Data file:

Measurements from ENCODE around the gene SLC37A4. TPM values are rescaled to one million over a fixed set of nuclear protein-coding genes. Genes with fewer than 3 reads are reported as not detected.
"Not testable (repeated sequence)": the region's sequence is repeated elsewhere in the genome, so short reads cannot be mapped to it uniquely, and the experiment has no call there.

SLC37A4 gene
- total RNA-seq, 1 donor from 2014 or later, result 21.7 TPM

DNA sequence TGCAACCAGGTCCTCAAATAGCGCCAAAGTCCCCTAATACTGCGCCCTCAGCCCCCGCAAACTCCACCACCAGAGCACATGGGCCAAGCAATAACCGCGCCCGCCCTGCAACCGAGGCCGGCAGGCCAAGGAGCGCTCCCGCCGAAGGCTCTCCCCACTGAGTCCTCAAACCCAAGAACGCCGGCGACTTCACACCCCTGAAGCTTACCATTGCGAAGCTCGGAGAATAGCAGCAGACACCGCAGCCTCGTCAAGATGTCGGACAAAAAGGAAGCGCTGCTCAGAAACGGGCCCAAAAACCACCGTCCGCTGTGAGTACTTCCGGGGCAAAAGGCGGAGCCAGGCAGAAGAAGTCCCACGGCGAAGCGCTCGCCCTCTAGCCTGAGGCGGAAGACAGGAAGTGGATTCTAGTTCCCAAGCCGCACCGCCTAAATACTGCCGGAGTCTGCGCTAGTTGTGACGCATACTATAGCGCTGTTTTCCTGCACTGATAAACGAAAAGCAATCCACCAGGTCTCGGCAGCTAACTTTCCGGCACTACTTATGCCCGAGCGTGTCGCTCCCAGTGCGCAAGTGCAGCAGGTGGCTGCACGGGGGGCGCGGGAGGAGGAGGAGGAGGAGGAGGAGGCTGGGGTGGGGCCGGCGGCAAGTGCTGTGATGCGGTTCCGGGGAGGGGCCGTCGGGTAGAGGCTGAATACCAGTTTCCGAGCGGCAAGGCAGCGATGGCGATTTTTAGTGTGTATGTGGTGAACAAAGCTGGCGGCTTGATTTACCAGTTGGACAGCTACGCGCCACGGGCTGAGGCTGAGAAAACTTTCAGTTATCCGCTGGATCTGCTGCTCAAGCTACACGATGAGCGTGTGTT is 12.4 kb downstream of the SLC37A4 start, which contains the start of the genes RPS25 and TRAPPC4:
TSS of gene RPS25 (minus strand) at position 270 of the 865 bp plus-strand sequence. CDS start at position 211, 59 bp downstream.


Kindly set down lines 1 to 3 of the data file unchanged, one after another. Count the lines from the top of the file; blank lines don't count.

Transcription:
Measurements from ENCODE around the gene SLC37A4. TPM values are rescaled to one million over a fixed set of nuclear protein-coding genes. Genes with fewer than 3 reads are reported as not detected.
"Not testable (repeated sequence)": the region's sequence is repeated elsewhere in the genome, so short reads cannot be mapped to it uniquely, and the experiment has no call there.

SLC37A4 gene